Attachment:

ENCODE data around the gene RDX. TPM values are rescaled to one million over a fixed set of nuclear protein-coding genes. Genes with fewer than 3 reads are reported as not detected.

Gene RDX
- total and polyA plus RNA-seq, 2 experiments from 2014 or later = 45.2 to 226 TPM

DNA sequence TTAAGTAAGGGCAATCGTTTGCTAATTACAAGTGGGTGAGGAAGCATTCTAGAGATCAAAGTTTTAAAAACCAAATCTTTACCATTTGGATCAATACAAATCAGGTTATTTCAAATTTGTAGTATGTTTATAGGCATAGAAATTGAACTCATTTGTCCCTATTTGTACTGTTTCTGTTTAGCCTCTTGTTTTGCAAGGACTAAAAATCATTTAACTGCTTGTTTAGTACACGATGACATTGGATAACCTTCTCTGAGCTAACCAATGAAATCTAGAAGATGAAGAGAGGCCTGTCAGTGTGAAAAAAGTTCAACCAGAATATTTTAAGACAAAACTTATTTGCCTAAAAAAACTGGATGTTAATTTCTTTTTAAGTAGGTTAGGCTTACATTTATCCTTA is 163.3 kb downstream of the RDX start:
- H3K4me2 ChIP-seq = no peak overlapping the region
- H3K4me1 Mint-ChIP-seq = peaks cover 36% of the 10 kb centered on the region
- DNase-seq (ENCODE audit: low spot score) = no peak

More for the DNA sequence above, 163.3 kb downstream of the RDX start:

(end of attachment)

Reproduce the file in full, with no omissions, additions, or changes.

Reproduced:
ENCODE data around the gene RDX. TPM values are rescaled to one million over a fixed set of nuclear protein-coding genes. Genes with fewer than 3 reads are reported as not detected.

Gene RDX
- total and polyA plus RNA-seq, 2 experiments from 2014 or later = 45.2 to 226 TPM

DNA sequence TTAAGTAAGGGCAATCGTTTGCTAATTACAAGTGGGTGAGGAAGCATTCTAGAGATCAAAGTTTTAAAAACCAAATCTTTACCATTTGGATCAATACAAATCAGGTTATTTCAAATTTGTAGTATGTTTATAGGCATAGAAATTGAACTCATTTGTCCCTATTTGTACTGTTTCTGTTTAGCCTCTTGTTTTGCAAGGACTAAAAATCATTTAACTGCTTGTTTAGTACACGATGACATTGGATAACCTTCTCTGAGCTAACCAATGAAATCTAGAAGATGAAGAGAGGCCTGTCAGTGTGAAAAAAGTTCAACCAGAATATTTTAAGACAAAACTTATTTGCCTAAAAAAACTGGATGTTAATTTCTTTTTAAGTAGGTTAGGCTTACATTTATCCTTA is 163.3 kb downstream of the RDX start:
- H3K4me2 ChIP-seq = no peak overlapping the region
- H3K4me1 Mint-ChIP-seq = peaks cover 36% of the 10 kb centered on the region
- DNase-seq (ENCODE audit: low spot score) = no peak

More for the DNA sequence above, 163.3 kb downstream of the RDX start: